That the morale of the police was at its lowest and the arrogance of the armed protesters was at its peak was evident from the videos on various news television channels. Amritpal was seen repeatedly berating the station in-charge that while he was doing the 'job of the police', of making the youth get rid of 'nasha' (a reference to drug addiction), the police had put his supporter in custody based upon the complaint lodged by a man who was receiving treatment for 'mental illness' from a government hospital.
Why did the police not stop the rampaging crowd from storming the police station?
The answer given is that the protestors were carrying with them the holy book of the Sikhs and attacking them would have been misconstrued as 'be-adbi' or 'dishonour' to the Guru Granth Sahib.
As everyone knows, the issue of be-adbi is extremely sensitive in Punjab. The Guru Granth Sahib is revered by the Sikhs and Hindus alike and an act of be-adbi can cause riots.
While the fear of be-adbi might be a genuine cause, but even otherwise the number of people who stormed the police station was so large that the police couldn't have succeeded in containing them.
This raises a question mark on the intelligence unit of the Punjab police. Why was there no intelligence input on the raid? With good intelligence input the station could have been fortified in advance.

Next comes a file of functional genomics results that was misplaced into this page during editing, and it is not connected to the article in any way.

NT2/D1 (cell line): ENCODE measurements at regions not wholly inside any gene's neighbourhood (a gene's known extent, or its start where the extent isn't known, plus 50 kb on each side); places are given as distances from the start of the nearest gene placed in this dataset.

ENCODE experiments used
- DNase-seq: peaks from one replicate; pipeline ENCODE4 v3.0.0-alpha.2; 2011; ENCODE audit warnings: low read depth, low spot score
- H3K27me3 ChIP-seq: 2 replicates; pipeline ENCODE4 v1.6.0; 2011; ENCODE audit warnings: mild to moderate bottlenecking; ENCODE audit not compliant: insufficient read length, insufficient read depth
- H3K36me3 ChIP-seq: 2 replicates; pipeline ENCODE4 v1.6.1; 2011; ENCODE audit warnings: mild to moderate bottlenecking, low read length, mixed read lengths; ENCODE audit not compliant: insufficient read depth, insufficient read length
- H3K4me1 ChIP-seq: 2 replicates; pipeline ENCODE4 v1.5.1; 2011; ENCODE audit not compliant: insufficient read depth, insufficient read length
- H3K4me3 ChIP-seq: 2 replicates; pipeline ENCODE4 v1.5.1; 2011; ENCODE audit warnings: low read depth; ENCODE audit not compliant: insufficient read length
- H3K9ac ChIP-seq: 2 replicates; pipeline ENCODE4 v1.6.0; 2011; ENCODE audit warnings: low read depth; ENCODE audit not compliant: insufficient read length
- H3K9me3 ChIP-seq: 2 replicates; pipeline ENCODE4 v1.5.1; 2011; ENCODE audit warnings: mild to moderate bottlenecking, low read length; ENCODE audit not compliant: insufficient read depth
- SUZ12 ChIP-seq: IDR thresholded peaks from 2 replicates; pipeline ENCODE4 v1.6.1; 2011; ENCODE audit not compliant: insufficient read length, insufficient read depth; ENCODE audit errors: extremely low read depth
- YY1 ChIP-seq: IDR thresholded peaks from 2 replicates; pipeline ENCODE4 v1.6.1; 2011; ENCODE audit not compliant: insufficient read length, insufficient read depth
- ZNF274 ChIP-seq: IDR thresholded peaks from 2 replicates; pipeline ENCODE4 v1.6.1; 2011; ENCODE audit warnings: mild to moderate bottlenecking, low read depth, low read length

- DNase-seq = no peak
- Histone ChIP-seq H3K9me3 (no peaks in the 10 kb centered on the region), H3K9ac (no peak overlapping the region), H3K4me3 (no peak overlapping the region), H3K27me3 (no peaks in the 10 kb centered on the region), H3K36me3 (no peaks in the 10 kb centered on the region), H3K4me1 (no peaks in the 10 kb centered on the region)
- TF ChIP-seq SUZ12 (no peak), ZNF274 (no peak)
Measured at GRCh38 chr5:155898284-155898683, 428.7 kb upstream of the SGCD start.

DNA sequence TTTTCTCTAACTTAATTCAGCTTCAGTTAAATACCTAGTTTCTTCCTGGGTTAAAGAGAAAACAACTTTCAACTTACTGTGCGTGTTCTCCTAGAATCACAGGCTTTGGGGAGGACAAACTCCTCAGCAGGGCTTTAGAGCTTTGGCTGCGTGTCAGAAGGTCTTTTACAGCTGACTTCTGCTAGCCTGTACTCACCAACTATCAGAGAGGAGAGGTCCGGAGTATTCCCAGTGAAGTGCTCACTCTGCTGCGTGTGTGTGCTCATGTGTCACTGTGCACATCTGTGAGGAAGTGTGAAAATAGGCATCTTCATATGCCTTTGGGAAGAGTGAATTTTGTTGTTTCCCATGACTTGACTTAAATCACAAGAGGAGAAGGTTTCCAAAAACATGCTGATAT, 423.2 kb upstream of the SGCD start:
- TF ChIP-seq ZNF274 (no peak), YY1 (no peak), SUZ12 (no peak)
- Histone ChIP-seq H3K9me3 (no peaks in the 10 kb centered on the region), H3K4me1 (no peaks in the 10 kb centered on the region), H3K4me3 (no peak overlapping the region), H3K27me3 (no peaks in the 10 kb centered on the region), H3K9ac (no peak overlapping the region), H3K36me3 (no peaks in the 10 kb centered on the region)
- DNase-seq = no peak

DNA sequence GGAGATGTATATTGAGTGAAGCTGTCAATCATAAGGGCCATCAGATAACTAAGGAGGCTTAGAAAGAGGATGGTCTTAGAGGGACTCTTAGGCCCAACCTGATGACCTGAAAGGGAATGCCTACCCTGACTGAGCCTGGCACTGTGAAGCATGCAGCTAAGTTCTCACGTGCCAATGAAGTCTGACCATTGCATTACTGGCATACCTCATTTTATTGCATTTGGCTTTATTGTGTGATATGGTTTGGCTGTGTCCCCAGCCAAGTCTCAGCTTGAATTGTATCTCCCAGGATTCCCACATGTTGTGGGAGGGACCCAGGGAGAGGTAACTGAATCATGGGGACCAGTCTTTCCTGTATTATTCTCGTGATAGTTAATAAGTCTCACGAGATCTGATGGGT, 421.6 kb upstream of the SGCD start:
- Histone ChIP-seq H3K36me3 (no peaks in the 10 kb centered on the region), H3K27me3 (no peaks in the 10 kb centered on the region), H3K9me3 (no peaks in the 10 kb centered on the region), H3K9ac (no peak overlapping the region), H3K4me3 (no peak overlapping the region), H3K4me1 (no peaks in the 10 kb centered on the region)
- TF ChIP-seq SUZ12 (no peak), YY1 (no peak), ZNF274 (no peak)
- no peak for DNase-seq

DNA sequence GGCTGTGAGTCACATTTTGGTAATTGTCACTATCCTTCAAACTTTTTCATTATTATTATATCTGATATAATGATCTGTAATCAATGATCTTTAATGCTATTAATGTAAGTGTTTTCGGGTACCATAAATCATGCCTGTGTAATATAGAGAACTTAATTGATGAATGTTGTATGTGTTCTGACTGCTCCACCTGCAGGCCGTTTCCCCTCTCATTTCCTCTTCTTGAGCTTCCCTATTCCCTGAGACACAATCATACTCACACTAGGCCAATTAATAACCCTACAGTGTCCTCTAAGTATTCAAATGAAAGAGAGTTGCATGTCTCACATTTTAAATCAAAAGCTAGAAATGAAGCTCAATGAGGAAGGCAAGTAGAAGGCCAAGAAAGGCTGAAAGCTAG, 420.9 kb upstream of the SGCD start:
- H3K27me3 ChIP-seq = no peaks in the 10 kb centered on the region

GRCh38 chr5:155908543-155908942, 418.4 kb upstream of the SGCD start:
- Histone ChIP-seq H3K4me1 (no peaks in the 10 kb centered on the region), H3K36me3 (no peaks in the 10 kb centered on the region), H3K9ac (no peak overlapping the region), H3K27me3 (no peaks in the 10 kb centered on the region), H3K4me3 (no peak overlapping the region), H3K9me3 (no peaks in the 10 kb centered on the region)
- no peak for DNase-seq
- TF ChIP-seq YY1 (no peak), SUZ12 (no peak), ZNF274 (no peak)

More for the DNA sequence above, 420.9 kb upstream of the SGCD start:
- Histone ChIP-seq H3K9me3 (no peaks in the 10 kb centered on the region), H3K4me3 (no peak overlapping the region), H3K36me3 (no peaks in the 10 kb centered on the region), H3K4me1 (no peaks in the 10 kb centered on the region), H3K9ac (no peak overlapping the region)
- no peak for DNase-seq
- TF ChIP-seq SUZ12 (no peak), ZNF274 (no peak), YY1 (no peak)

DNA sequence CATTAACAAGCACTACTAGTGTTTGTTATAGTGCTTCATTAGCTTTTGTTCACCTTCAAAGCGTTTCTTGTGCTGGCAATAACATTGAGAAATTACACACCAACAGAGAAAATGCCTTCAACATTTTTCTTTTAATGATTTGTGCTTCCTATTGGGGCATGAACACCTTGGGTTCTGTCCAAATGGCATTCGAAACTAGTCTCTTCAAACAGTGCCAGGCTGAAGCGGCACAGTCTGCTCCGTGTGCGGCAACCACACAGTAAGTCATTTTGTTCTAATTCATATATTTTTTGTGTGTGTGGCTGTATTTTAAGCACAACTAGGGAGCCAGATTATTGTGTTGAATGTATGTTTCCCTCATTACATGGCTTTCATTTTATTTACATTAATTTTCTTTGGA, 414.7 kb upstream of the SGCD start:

The Ajnala incident is now behind us and perhaps the Punjab police will take appropriate steps to prevent such raids from occurring in future. The focus should now shift to Amritpal.
In an interview to Saurav Sharma of India TV, Amritpal comes across as a leader who is demanding an independent Khalistan but without indulging in violence. He is vehemently opposed to the idea of India. He doesn't believe that India is their motherland where Sikhs have prospered since 1500 CE.
He says Sikhs were marginalised as the states of Himachal Pradesh and Haryana were carved out of Punjab province in 1966. He says Sikhs are leading a life of humiliation and indignity in India. He offers nothing much to support his claim.
When the interviewer pointed out to him that Dr Manmohan Singh, a devout Sikh, was the prime minister of India for 10 years, Amritpal says a few artefacts can't hide the truth of Sikh being treated unfairly in India. That India has had air force and army Chiefs who were Sikhs, is not a substantive issue, he feels.
He keeps talking about the 1984 riots and how its perpetrators are roaming free in Delhi. In between he also talks about the attack on then President Zail Singh's car in 1984.
Amritpal is quick to point out how the demographics of Punjab is changing and how outsiders are easily given the right to vote and acquire property in Punjab. He says he doesn't grudge the agricultural labour that comes to till their farm lands, but says they also bring their 'own culture' from the outside!
Amritpal is also very angry that our Constitution doesn't treat Sikhism as a separate religion but terms it as an offshoot of Hinduism. He is okay with Hindus visiting gurdwaras, but says Sikhism explicitly forbids deity worship and Sikhs who visit Hindu temples go there against the tenets of Sikhism.